turned it down.)

research on this trait.

“In other words, these cultural ideals lead men to avoid important health care in order to act masculine,” she said. “Now that the vaccine is available to everyone, it will be interesting to watch male-female differences in vaccine uptake, because these will more likely reflect social and cultural ideas about gender and health, such as the cultural idea that ‘real men’ don’t need preventive health care.”

At this stage, U.S. health authorities have not released data on nonbinary adults and vaccination.

There may also be political connections. Women are far more likely than men to register as Democrats, and polls demonstrate that Republicans across the country have been far less likely than Democrats to embrace the vaccine.

So who will men listen to? Not their wives and female friends or doctors, it seems. For their recent preprint study, Leah Witus and Erik Larson, professors at Macalester College in Saint Paul, Minn., watched videos with men and women that featured identical information about the vaccine. Among the 1,184 Americans who watched them, most were positively influenced by the male narrator while the female narrator got a far more mixed response.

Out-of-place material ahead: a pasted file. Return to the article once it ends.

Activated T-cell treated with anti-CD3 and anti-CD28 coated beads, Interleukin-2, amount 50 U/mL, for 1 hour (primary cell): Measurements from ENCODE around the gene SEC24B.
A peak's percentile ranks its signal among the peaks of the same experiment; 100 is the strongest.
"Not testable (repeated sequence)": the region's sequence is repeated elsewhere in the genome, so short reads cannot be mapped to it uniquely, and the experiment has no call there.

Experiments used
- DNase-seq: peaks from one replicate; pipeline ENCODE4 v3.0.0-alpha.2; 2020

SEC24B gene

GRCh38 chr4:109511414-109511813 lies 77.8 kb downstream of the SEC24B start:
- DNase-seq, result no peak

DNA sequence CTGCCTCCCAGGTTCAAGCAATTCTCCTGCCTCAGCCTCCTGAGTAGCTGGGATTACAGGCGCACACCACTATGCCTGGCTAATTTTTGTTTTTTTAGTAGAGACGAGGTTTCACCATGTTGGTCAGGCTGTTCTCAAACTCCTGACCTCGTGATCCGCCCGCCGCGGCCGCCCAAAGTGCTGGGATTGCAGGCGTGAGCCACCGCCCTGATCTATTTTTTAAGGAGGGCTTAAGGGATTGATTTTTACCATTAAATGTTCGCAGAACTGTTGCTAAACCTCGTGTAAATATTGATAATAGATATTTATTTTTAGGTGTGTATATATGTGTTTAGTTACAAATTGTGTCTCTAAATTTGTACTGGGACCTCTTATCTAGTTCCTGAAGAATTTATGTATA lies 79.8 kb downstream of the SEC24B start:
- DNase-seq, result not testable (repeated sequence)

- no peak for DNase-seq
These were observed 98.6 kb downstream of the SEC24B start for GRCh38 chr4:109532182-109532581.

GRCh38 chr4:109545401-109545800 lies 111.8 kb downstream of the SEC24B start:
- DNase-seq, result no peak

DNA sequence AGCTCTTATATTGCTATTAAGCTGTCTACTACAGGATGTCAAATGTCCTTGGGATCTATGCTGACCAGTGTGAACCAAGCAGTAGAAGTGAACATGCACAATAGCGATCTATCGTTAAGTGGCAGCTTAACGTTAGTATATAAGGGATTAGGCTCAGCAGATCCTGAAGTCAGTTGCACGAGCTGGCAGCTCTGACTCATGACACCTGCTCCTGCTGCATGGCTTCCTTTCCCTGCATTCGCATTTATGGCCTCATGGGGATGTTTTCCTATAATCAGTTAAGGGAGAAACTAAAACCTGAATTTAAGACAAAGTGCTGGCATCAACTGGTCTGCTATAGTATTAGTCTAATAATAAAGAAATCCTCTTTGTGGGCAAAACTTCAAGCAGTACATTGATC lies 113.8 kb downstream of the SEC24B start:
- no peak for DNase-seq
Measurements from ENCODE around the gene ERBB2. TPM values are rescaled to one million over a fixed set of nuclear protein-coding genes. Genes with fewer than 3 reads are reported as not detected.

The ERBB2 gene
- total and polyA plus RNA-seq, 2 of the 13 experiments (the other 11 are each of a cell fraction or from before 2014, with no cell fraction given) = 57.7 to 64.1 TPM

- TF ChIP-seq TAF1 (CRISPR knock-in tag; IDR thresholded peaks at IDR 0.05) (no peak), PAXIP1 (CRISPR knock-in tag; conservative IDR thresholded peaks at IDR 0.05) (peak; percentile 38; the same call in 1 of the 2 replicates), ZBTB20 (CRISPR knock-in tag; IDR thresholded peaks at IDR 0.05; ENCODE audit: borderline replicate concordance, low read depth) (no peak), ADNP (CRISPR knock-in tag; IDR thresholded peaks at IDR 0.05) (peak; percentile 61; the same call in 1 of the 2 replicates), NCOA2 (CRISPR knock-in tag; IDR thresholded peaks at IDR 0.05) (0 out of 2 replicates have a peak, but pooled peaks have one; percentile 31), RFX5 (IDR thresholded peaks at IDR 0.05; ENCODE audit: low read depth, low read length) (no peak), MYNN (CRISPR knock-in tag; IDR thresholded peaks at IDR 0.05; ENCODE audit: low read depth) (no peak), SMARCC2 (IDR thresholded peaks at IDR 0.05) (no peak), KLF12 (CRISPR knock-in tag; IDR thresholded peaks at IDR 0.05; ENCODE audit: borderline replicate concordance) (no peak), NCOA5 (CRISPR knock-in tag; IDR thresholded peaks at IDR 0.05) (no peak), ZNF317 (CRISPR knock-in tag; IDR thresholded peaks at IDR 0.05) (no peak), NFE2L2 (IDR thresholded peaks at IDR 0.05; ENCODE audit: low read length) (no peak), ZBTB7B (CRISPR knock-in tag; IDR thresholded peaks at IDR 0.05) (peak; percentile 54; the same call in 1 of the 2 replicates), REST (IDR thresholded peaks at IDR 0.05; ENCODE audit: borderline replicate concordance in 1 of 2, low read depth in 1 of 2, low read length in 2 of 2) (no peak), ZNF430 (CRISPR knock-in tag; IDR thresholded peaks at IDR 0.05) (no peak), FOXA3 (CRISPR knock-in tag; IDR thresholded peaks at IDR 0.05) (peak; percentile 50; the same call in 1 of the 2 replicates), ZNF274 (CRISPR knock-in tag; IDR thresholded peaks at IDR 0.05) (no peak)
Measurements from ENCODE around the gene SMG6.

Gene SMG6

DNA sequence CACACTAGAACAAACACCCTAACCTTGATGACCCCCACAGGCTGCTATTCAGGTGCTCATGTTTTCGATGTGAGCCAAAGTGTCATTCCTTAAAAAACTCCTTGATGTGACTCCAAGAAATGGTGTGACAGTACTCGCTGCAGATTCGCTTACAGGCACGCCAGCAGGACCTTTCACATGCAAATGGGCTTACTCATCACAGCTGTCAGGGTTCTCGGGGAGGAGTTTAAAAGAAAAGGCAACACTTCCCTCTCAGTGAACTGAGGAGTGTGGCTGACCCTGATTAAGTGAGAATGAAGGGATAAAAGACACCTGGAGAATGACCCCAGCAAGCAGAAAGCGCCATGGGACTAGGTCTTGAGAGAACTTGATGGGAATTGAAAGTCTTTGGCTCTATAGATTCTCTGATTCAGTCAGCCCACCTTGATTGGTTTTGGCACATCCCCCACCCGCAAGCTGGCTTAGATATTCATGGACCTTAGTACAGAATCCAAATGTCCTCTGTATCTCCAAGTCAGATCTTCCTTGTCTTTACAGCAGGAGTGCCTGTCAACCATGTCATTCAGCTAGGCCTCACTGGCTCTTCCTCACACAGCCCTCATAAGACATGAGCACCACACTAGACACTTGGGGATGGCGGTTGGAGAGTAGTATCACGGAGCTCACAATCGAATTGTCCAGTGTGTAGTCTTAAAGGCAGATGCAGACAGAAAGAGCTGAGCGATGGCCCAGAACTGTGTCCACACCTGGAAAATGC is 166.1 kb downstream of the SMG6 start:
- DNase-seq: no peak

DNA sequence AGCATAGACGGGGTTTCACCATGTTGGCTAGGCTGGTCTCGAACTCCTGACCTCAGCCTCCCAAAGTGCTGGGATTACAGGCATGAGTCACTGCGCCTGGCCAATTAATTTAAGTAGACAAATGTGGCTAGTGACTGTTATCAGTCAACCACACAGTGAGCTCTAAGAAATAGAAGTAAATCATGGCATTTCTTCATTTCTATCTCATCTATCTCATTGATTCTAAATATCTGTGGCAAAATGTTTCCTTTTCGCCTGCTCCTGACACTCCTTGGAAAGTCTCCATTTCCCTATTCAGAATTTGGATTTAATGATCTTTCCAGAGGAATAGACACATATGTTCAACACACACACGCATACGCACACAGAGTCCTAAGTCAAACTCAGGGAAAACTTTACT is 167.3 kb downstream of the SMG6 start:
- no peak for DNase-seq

“The male-narrated version of the video increased vaccination intention in viewers,” said Ms. Witus, “but the female-narrated had mixed associations with vaccine propensity, and in some viewers, those that identified as conservative, actually decreased vaccination intention.”

This may spell victory for Mr. Schillaci as he and his wife subtly joust for influence over their 20-year-old son’s vaccination decision. Mr. Schillaci has been sharing his views with his son, whom his wife is prodding to take a shot.

“I would rather he got the shot, and I hope that he’ll consider it,” said Ms. Elgison.

But Ms. Elgison’s own decision may benefit her son, even if he decides against the vaccine.

As often happens in life, men may find their gaps covered by women. “To the extent most people live and socialize in a mixed-gender setting, the men will benefit from the higher coverage among women,” Ms. Buttenheim said.

Ms. Elgison, however, still has a trump card she hopes might work. “I would like my son to get it so we can all travel together,” she said. “I explained to him that it’s possible that we could protect his dad.”